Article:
Apparently, the more time you spend on Facebook the unhappier you will be. According to this research,
“Those who have used Facebook longer agreed more that others were happier, and agreed less that life is fair, and those spending more time on Facebook each week agreed more that others were happier and had better lives. Furthermore, those that included more people whom they did not personally know as their Facebook “friends” agreed more that others had better lives.”
An earlier study conducted last year by the American Academy of Pediatrics also found that children and teenagers can develop “Facebook Depression” when being overwhelmed with positive status updates and photos of happy friends.
It all seems to be down to the image we project on Facebook. We’re all shiny, happy people, apparently:
Why would this be? A few possibilities occur to me:
1. We like to play pretend, and portray a good image of ourselves.
2. Being honest is altogether too dangerous in some circles. “I’m fine.”
3. Despite all the trend towards openness encouraged on social networks (watch out if Facebook changes the privacy controls again), some of us are careful about posting negative things, even if we honestly believe or think them.
4. We’re prone to a ‘grass is always greener on the other side’ mentality, due to a lurking pre-existent sense of dissatisfaction with our lives.
Of course, none of this is true in the church …
I once asked a work colleague whose judgment I respected (even though we were not close outside of work) what sort of person she thought I was. She replied “I think you’re a very closed and private person”. I was shocked, to say the least. That wasn’t how I saw myself.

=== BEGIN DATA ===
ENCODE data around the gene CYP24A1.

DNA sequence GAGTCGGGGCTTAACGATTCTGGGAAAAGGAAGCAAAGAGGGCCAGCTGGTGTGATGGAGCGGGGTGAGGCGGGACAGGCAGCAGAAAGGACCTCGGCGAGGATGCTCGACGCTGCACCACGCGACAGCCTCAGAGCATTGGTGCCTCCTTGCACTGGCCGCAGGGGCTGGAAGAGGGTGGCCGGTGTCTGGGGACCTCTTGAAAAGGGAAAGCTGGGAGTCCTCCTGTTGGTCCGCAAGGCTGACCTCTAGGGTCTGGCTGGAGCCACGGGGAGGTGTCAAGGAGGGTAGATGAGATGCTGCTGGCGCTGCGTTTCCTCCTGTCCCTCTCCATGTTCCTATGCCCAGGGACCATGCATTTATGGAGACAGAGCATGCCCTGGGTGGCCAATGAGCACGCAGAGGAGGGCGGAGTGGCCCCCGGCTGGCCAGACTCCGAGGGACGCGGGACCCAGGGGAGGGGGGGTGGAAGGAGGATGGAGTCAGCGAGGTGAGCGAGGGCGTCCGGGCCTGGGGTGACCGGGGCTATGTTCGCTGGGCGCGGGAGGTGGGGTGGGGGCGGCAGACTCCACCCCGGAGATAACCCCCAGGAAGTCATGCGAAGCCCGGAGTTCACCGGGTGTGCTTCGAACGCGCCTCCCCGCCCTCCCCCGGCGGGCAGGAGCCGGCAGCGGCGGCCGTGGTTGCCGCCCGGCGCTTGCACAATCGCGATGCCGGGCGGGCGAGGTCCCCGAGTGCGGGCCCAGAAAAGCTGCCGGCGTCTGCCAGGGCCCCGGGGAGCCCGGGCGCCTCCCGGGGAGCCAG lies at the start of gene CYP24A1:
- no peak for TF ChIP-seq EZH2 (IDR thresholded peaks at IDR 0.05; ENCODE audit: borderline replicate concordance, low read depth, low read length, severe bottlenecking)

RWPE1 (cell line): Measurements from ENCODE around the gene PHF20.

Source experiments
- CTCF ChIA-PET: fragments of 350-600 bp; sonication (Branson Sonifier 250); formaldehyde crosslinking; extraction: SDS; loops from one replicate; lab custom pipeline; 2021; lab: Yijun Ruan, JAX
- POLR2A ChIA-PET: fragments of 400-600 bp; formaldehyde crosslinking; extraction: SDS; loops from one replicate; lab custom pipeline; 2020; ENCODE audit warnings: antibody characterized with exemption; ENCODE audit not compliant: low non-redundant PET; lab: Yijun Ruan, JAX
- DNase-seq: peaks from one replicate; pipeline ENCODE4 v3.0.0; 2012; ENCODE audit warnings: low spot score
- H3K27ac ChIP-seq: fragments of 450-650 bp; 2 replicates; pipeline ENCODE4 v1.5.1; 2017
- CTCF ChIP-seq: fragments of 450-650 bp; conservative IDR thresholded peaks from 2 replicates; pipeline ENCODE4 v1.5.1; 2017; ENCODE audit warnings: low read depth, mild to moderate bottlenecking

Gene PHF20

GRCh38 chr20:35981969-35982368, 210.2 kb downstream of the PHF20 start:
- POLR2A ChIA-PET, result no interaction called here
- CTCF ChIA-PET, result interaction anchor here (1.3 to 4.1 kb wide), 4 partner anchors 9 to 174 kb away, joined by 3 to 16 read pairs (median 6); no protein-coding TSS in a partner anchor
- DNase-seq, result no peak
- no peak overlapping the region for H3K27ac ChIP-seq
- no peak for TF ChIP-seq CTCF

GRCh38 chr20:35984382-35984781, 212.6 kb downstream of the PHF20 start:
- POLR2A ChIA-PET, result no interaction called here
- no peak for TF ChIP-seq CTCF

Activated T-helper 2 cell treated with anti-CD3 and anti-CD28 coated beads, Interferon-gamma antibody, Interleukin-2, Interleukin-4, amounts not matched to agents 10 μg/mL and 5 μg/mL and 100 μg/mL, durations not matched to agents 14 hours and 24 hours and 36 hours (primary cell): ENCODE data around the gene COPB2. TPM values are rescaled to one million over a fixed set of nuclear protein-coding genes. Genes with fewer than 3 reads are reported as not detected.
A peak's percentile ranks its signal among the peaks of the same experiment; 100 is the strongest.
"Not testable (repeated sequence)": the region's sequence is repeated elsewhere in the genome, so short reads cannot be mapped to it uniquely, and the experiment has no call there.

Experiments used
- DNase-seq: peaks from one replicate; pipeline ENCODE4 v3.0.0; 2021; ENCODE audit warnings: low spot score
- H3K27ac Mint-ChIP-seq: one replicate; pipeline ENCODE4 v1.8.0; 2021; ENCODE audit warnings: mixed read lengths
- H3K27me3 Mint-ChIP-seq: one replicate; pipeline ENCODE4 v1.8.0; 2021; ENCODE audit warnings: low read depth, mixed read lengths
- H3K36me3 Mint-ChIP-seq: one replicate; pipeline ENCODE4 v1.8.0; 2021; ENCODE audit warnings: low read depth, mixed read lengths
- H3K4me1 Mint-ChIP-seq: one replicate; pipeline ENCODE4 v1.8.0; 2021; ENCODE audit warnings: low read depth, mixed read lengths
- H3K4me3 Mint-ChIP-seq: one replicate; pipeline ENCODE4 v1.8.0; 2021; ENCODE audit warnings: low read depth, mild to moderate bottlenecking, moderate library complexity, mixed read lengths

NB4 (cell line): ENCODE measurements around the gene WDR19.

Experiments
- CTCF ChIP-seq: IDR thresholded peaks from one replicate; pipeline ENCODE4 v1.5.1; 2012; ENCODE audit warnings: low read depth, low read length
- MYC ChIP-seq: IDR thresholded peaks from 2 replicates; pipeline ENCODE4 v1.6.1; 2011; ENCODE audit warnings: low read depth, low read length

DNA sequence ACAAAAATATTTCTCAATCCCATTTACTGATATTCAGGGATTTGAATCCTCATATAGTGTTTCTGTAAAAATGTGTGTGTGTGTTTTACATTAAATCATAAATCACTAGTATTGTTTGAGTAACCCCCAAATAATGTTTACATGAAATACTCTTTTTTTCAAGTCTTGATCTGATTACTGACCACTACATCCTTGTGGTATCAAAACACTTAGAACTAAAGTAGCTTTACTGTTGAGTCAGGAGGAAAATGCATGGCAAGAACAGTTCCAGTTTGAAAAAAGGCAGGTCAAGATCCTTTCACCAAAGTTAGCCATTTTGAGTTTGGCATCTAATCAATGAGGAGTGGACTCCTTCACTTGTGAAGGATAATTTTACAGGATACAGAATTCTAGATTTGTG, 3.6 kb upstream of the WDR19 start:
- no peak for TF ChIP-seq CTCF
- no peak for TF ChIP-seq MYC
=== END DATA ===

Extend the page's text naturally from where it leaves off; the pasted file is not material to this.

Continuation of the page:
I think the thing I don’t much like about Facebook is that need for affirmation (by many on Facebook). The more ‘friends’ you have, the more ‘visits’ you have – this somehow makes you popular or needed. My children think I’m a dinosaur – they could be right!
Re: the church. I do feel comfortable with most of my church friends and I would share some personal information with a number of them. But maybe that is because I live in a small town so have the opportunity to see them in other than a ‘church building’ setting.
For our minister, there’s a fine line between being our preacher/pastor and being our friend. I’m unsure about our present minister but I know our previous minister had a spiritual adviser, a retired Baptist minister. I’m sure this relationship was an important one for him.
I think there’s a great danger in substituting ‘real life’ relationships for ‘internet’ relationships and this would be a particular danger for those who need to project a certain image in their real-life work (or calling).